My wife-to-be and I sat in the living room of what would be our first townhouse. I opened the jewel case, not a jewelry case but the old-school plastic containers in which CDs live. I pulled out Rich Mullins’ Songs Vol. 2 and clicked to the track called “The Love of God.”
“This song gets me,” I said. “For whatever reason.”
In the last few weeks Rich’s name has come up in a few different conversations. Many of us who know his songwriting and influence aren’t surprised that even 22 years after his death he still carries weight.
With songs like “The Love of God” and “Hold Me Jesus,” Rich was able to gather the experience of normal, flawed followers of Jesus in a way that helped us believe there was hope. The “original ragamuffin,” Rich was a man whose life exemplified the word “journey.”
One of the touchstone books of my life is my friend James Bryan Smith’s biography of Rich, An Arrow Pointing to Heaven. James paints the beauty and complication of Rich’s way in this world, from struggling with his own personal spiritual battles to finding his way in the commercial enterprise that is Christian music.
Rich Mullins’ journey is one that feels oh-so-familiar to so many. That’s why I believe his voice still speaks.
Many of my conversations about Rich today end with, “I wonder what Rich would say about_______.” The interest in Rich’s opinion on everything from church to politics to music in the present frame says something about his wisdom. His wisdom felt like that shirt we have in our closet. We’ve had it for years. It is well-washed and well worn, full of memories. It is comfortable now, only because we’ve put it through the wringer on more than one occasion.
Rich’s life and music is a gift to those of us who know the “wringer.”
One of my great hopes is that as the generations move forward, Rich’s voice and music continues to resonate. I remember talking with a friend who leads worship at their church, and I suggested one of Rich’s songs for communion. The song “Peace (A Communion Blessing From St. Joseph’s Square)” is one of the most moving reflections on the bread and wine, but I was surprised at my friend’s response.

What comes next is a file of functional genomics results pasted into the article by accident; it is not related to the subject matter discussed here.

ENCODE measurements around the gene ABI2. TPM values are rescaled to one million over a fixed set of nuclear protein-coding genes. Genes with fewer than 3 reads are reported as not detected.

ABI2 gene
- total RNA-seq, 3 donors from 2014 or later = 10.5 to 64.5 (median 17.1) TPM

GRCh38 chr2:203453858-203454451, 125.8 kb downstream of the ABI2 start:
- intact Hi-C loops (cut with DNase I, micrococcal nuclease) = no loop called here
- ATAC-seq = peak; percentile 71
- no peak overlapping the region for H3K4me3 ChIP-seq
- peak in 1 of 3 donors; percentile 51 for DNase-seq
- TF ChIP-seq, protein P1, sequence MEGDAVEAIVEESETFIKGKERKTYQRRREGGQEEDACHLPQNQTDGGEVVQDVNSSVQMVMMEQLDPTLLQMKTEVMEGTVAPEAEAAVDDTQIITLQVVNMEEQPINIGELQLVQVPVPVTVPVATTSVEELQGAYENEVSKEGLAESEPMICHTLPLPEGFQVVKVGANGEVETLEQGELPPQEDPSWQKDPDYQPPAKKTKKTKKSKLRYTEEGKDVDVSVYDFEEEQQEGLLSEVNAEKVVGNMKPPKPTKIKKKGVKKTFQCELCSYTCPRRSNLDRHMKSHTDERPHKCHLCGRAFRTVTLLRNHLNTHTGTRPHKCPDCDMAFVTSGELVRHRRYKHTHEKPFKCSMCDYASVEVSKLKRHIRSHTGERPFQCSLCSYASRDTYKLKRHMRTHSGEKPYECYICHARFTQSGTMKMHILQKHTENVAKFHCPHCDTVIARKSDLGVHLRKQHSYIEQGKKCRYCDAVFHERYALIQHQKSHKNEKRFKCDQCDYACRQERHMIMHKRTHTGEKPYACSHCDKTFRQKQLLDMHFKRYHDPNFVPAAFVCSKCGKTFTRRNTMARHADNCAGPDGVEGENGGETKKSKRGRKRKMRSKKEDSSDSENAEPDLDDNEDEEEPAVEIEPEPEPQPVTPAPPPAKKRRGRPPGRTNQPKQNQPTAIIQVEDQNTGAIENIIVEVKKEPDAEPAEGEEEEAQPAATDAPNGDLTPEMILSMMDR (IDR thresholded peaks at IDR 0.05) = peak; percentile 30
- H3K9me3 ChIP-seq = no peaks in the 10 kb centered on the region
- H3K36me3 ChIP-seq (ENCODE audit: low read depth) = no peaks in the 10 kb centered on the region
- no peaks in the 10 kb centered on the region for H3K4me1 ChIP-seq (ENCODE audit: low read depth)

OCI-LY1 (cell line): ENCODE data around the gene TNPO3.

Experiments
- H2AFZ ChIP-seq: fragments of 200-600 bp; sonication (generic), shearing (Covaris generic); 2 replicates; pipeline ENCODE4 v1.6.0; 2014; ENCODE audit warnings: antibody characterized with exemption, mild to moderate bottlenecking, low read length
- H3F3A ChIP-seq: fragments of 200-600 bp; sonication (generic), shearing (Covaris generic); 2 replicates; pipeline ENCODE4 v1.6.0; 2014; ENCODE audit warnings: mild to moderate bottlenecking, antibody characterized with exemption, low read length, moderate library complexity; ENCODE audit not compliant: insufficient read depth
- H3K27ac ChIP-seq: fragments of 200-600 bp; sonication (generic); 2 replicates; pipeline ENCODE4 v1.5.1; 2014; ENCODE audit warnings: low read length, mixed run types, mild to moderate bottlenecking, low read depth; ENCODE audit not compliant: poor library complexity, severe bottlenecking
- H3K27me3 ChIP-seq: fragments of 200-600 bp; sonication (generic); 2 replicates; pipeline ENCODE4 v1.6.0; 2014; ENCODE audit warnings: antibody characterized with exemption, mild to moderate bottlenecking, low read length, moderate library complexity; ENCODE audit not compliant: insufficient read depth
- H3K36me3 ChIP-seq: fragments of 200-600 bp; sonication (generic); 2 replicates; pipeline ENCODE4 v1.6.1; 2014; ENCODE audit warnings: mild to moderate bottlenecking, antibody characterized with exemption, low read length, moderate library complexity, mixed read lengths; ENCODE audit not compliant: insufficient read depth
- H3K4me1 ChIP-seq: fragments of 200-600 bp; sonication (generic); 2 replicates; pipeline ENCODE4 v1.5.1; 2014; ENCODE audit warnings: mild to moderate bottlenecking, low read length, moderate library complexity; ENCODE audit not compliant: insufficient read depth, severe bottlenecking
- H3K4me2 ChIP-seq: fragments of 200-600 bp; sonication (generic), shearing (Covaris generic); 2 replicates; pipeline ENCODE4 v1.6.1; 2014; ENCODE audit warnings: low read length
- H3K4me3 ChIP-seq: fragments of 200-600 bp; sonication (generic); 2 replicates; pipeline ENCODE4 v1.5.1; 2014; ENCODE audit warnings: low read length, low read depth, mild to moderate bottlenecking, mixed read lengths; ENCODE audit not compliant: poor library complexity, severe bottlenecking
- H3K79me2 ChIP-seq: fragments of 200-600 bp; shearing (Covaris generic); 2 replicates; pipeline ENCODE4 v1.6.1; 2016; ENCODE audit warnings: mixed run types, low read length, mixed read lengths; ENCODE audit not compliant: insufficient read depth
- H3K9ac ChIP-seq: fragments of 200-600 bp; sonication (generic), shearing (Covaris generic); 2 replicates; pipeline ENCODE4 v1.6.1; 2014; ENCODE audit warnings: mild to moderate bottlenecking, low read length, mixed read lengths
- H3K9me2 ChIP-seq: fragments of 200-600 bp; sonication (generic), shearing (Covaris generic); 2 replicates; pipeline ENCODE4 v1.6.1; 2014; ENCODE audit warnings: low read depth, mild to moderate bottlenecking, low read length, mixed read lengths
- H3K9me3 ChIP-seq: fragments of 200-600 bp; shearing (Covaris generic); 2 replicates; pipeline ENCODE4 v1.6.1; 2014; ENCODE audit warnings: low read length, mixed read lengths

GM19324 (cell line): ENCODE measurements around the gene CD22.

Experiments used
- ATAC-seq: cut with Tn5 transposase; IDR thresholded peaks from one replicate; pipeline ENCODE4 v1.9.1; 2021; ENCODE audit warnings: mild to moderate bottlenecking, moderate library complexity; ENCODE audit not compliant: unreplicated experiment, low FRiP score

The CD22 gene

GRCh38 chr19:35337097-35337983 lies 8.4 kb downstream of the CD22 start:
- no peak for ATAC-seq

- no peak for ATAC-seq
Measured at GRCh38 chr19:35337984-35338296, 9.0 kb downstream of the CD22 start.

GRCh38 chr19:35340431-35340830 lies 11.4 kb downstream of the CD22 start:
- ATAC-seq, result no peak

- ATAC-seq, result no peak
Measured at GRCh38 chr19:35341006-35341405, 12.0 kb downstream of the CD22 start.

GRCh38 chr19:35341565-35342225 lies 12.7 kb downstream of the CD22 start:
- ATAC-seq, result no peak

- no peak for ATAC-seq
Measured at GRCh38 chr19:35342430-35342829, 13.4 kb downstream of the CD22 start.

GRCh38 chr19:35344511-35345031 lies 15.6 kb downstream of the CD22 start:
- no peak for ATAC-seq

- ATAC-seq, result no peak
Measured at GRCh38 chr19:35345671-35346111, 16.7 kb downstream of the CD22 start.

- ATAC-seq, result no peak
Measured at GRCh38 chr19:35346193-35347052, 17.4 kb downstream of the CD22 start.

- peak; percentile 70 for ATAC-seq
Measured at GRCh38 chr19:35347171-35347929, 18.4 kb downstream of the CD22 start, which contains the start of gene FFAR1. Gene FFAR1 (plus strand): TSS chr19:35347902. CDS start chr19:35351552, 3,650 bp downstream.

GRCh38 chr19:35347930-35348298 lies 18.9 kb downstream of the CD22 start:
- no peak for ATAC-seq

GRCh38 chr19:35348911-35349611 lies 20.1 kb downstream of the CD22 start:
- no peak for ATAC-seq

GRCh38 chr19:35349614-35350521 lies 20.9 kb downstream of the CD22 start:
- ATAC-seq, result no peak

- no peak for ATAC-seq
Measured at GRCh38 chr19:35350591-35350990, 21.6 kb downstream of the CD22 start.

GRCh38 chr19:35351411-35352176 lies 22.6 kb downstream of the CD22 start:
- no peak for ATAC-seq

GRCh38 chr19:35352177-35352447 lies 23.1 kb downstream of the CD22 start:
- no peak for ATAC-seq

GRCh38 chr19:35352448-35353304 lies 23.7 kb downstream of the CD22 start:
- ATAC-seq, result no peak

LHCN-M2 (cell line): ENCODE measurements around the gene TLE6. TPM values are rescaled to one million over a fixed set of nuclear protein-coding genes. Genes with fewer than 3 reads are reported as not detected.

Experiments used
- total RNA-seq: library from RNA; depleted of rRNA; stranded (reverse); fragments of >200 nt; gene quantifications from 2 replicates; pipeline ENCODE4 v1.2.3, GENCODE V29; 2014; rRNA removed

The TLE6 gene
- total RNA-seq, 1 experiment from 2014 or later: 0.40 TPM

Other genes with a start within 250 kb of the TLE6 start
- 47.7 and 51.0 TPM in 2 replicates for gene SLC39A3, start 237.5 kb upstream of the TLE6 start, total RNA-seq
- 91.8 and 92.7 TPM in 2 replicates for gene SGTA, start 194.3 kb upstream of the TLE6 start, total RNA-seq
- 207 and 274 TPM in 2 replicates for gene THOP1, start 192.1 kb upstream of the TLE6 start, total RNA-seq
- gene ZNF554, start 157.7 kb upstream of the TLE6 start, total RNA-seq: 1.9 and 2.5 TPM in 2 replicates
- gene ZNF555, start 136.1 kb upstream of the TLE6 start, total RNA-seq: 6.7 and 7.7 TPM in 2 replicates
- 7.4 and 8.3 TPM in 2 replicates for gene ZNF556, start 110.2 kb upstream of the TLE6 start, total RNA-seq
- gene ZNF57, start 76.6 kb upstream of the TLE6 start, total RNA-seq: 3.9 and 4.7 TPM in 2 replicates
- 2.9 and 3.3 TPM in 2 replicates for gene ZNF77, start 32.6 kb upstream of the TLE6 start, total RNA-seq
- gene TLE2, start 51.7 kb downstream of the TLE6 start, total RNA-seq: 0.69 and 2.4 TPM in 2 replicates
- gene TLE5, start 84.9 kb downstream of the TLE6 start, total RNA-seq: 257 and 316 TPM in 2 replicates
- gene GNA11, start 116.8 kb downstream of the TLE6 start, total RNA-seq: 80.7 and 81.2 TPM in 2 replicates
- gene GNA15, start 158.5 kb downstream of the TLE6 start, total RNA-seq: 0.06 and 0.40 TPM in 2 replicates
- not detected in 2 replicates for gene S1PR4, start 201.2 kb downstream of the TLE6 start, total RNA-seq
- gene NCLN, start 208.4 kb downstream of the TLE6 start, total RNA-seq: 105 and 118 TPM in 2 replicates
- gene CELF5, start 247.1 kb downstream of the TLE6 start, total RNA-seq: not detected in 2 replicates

“It just, well, it sounds dated.” I could tell it hurt my friend to admit this, but yes, there’s a ring to Rich’s music that comes from a period where reverb and synthesizers were as important as bright colors and enormous hairstyles.
While I understand somewhat, I am afraid.
We may have changed musical styles, but we have not outgrown the path of the ragamuffin. Perhaps now more than ever, the journey of faith has split the world into fanatics and the apathetic. In or out. With us or against us.
Rich was never one for the divide. Despite his faults and demons, he attempted to find where Jesus was and to join Jesus in whatever he was up to. This kind of journey leads to imperfection attempts, for sure.
It also leads to blessed, insightful moments where those watching get to see what revolutionary love can do in the life of an ordinary person.
I have my issues with Rich as well. I think the theology of “Awesome God” overemphasizes a wrathful, to-be-feared God which is at odds with the kind of God Rich obviously followed. Perhaps if he were here today he would edit his own theological history in that song as well.
Then again, haven’t all of us held beliefs about God that we’ve edited or left behind later?
Yet there is something compelling in songs like “Here in America” and, of course, “The Love of God” that still move me today.
As the CD played in our first apartment, Holley and I listened to Rich sing “There’s a wideness in God’s mercy/I cannot find in my own.”
I cried. We listened. Then we went on our own ragamuffin journey together.
May the way God revealed himself to Rich Mullins oh so many years ago not be wasted. May we remember the ragamuffin who gave his wisdom as generously as his finances.